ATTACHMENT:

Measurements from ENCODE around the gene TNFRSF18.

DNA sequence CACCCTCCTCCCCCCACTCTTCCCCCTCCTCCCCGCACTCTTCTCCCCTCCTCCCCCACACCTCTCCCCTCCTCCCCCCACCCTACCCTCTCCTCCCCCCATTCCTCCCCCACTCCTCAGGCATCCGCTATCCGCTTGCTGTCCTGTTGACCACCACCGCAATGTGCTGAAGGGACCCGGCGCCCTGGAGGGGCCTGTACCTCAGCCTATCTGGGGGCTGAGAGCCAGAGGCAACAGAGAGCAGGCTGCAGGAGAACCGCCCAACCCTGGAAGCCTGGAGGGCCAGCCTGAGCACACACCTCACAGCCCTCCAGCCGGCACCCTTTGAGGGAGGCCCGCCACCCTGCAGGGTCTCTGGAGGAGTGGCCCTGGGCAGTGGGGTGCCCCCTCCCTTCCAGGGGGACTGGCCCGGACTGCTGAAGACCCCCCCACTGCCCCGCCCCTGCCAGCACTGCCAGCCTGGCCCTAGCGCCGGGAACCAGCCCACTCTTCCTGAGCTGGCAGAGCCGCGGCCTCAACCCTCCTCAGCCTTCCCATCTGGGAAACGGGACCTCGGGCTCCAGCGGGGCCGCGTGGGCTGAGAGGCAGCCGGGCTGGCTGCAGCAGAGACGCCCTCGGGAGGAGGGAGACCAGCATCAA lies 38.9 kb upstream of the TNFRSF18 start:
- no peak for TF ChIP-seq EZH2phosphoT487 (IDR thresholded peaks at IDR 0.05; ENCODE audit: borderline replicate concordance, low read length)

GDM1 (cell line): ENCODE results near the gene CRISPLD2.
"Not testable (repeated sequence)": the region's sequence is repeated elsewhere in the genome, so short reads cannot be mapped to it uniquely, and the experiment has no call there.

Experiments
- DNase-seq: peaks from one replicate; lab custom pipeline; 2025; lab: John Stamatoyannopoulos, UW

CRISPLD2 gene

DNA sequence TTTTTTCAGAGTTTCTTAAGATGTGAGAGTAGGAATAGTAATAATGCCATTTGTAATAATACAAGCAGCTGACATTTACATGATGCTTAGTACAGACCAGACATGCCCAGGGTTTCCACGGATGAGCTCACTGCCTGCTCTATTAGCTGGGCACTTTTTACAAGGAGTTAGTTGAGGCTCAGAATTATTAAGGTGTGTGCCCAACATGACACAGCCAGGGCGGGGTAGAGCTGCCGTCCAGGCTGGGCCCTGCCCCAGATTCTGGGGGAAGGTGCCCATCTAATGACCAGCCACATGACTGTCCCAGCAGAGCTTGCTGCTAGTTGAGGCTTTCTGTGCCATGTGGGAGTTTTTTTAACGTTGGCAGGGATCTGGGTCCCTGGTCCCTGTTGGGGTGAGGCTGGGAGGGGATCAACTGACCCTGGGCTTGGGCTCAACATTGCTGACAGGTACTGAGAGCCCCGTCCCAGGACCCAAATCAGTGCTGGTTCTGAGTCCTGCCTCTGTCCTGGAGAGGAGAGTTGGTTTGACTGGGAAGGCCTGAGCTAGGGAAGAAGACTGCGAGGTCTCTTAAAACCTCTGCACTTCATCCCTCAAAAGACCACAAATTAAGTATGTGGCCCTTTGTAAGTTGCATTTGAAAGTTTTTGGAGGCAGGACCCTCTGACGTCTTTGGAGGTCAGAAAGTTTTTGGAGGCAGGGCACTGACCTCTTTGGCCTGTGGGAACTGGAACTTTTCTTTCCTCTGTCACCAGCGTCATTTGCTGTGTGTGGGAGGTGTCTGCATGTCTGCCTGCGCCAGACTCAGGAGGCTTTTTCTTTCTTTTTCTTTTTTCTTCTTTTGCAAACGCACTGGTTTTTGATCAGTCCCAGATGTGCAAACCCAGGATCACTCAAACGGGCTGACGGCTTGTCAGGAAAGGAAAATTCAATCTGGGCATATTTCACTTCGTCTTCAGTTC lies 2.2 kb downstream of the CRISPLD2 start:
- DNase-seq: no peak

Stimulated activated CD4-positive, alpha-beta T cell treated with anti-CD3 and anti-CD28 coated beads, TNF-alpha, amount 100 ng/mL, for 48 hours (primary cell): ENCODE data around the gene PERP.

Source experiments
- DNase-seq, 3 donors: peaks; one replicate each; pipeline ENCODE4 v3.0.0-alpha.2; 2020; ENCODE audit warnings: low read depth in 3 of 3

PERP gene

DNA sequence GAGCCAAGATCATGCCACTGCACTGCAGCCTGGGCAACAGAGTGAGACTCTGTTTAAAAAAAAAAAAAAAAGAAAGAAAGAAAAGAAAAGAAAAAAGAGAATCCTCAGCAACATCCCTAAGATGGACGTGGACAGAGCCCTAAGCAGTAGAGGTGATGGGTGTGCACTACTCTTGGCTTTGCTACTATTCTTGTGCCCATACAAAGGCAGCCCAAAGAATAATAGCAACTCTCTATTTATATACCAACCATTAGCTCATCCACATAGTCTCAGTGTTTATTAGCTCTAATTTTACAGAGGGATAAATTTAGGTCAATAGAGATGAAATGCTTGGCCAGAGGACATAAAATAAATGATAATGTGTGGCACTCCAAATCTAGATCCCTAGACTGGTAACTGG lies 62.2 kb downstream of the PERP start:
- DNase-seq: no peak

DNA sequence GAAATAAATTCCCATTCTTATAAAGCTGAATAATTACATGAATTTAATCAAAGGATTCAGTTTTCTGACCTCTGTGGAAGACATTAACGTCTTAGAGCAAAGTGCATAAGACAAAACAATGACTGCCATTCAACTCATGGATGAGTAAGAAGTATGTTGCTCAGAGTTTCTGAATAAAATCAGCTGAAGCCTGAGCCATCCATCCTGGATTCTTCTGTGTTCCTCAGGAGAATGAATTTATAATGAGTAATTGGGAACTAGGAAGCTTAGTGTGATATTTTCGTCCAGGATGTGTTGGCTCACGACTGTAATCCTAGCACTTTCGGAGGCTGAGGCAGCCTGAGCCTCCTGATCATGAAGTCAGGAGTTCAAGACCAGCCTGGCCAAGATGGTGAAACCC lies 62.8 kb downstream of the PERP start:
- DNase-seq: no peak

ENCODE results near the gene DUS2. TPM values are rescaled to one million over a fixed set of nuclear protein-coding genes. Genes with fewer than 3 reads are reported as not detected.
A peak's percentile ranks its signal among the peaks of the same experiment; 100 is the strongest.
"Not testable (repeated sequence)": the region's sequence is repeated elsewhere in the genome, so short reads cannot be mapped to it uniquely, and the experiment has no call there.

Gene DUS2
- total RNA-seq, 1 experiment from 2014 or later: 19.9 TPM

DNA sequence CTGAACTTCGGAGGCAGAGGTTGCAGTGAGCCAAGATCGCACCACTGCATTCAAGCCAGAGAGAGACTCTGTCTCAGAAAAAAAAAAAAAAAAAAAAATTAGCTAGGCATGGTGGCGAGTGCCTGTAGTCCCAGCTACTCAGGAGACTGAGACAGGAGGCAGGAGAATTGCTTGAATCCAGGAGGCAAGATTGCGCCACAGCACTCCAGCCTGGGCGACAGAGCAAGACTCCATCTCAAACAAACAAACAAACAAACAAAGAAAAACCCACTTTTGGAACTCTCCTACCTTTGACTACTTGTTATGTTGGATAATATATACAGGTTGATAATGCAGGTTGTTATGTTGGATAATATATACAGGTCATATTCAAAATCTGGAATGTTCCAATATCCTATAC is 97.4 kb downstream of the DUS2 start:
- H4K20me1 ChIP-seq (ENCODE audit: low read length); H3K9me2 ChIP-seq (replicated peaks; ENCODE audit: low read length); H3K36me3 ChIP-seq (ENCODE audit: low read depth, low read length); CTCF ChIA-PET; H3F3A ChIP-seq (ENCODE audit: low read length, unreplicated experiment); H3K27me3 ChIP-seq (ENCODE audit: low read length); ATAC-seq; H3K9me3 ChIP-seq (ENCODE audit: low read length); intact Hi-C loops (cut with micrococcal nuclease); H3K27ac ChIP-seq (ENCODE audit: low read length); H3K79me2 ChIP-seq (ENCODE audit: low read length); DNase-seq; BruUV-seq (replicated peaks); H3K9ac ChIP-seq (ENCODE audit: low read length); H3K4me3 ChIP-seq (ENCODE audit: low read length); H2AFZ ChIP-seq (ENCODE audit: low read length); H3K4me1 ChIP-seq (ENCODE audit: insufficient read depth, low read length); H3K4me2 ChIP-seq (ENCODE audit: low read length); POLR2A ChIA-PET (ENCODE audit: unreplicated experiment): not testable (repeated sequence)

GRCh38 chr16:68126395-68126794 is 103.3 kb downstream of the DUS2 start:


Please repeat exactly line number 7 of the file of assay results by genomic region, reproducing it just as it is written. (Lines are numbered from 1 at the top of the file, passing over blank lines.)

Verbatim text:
- DNase-seq: peaks from one replicate; lab custom pipeline; 2025; lab: John Stamatoyannopoulos, UW